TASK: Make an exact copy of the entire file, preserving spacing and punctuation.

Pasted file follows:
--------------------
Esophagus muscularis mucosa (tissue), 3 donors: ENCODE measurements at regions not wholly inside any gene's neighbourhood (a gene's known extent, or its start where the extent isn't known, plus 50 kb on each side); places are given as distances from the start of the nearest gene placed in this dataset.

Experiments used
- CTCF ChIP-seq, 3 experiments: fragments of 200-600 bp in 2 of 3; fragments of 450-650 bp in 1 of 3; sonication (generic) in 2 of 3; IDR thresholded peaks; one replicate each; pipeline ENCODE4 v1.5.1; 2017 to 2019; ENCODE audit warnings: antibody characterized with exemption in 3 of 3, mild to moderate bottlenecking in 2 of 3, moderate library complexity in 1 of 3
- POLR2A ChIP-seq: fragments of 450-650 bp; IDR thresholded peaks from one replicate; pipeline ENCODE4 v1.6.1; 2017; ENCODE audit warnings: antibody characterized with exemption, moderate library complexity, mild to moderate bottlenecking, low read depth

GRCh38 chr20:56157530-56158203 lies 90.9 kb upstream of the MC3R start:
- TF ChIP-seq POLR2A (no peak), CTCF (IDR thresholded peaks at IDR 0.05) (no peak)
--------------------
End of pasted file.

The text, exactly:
Esophagus muscularis mucosa (tissue), 3 donors: ENCODE measurements at regions not wholly inside any gene's neighbourhood (a gene's known extent, or its start where the extent isn't known, plus 50 kb on each side); places are given as distances from the start of the nearest gene placed in this dataset.

Experiments used
- CTCF ChIP-seq, 3 experiments: fragments of 200-600 bp in 2 of 3; fragments of 450-650 bp in 1 of 3; sonication (generic) in 2 of 3; IDR thresholded peaks; one replicate each; pipeline ENCODE4 v1.5.1; 2017 to 2019; ENCODE audit warnings: antibody characterized with exemption in 3 of 3, mild to moderate bottlenecking in 2 of 3, moderate library complexity in 1 of 3
- POLR2A ChIP-seq: fragments of 450-650 bp; IDR thresholded peaks from one replicate; pipeline ENCODE4 v1.6.1; 2017; ENCODE audit warnings: antibody characterized with exemption, moderate library complexity, mild to moderate bottlenecking, low read depth

GRCh38 chr20:56157530-56158203 lies 90.9 kb upstream of the MC3R start:
- TF ChIP-seq POLR2A (no peak), CTCF (IDR thresholded peaks at IDR 0.05) (no peak)